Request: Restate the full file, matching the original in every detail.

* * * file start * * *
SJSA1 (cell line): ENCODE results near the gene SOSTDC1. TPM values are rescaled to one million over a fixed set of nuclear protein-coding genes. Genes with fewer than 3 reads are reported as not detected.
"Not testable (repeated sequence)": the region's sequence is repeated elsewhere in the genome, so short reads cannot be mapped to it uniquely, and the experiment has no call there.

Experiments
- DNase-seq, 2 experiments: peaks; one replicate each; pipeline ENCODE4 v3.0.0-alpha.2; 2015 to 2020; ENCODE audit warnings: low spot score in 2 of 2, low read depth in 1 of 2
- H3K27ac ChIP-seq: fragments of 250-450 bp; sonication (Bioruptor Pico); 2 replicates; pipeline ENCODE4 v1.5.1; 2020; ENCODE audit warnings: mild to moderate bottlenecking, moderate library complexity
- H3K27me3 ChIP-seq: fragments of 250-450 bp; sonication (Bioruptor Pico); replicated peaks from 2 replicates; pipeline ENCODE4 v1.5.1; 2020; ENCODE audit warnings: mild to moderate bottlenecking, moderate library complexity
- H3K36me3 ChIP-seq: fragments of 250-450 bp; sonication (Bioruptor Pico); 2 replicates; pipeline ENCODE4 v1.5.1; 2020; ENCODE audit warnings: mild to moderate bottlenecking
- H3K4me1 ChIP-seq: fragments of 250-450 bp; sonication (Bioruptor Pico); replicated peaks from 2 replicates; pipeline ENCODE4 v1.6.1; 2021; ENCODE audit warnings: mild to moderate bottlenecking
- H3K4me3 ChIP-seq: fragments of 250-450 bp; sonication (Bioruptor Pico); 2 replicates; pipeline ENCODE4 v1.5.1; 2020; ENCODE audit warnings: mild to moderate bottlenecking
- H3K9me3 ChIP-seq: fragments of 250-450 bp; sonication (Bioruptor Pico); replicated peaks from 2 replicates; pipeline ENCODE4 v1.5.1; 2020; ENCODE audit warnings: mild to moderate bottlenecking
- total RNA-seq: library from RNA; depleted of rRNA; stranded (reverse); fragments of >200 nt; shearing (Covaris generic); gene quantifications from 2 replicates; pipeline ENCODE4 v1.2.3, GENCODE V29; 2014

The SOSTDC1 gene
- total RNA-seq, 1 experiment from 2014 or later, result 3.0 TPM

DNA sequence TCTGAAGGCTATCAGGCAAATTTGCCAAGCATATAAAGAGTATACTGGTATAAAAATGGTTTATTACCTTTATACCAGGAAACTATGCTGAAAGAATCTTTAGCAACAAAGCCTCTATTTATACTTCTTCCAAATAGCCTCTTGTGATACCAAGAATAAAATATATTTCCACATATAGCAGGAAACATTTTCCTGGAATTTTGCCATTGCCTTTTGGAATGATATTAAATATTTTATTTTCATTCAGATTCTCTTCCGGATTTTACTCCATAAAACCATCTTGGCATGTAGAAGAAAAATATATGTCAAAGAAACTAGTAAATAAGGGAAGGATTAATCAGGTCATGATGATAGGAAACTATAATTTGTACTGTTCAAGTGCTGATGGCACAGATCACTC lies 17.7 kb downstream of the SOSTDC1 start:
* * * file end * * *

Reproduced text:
SJSA1 (cell line): ENCODE results near the gene SOSTDC1. TPM values are rescaled to one million over a fixed set of nuclear protein-coding genes. Genes with fewer than 3 reads are reported as not detected.
"Not testable (repeated sequence)": the region's sequence is repeated elsewhere in the genome, so short reads cannot be mapped to it uniquely, and the experiment has no call there.

Experiments
- DNase-seq, 2 experiments: peaks; one replicate each; pipeline ENCODE4 v3.0.0-alpha.2; 2015 to 2020; ENCODE audit warnings: low spot score in 2 of 2, low read depth in 1 of 2
- H3K27ac ChIP-seq: fragments of 250-450 bp; sonication (Bioruptor Pico); 2 replicates; pipeline ENCODE4 v1.5.1; 2020; ENCODE audit warnings: mild to moderate bottlenecking, moderate library complexity
- H3K27me3 ChIP-seq: fragments of 250-450 bp; sonication (Bioruptor Pico); replicated peaks from 2 replicates; pipeline ENCODE4 v1.5.1; 2020; ENCODE audit warnings: mild to moderate bottlenecking, moderate library complexity
- H3K36me3 ChIP-seq: fragments of 250-450 bp; sonication (Bioruptor Pico); 2 replicates; pipeline ENCODE4 v1.5.1; 2020; ENCODE audit warnings: mild to moderate bottlenecking
- H3K4me1 ChIP-seq: fragments of 250-450 bp; sonication (Bioruptor Pico); replicated peaks from 2 replicates; pipeline ENCODE4 v1.6.1; 2021; ENCODE audit warnings: mild to moderate bottlenecking
- H3K4me3 ChIP-seq: fragments of 250-450 bp; sonication (Bioruptor Pico); 2 replicates; pipeline ENCODE4 v1.5.1; 2020; ENCODE audit warnings: mild to moderate bottlenecking
- H3K9me3 ChIP-seq: fragments of 250-450 bp; sonication (Bioruptor Pico); replicated peaks from 2 replicates; pipeline ENCODE4 v1.5.1; 2020; ENCODE audit warnings: mild to moderate bottlenecking
- total RNA-seq: library from RNA; depleted of rRNA; stranded (reverse); fragments of >200 nt; shearing (Covaris generic); gene quantifications from 2 replicates; pipeline ENCODE4 v1.2.3, GENCODE V29; 2014

The SOSTDC1 gene
- total RNA-seq, 1 experiment from 2014 or later, result 3.0 TPM

DNA sequence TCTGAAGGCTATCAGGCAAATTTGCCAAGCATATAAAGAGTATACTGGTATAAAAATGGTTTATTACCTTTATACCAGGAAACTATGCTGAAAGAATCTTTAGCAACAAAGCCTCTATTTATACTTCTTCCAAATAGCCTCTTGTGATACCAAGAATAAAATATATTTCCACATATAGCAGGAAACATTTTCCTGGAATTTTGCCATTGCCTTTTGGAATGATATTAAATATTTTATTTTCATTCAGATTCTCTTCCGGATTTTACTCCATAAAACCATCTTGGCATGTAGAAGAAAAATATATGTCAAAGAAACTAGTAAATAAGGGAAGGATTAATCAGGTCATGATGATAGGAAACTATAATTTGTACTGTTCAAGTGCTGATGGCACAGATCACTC lies 17.7 kb downstream of the SOSTDC1 start: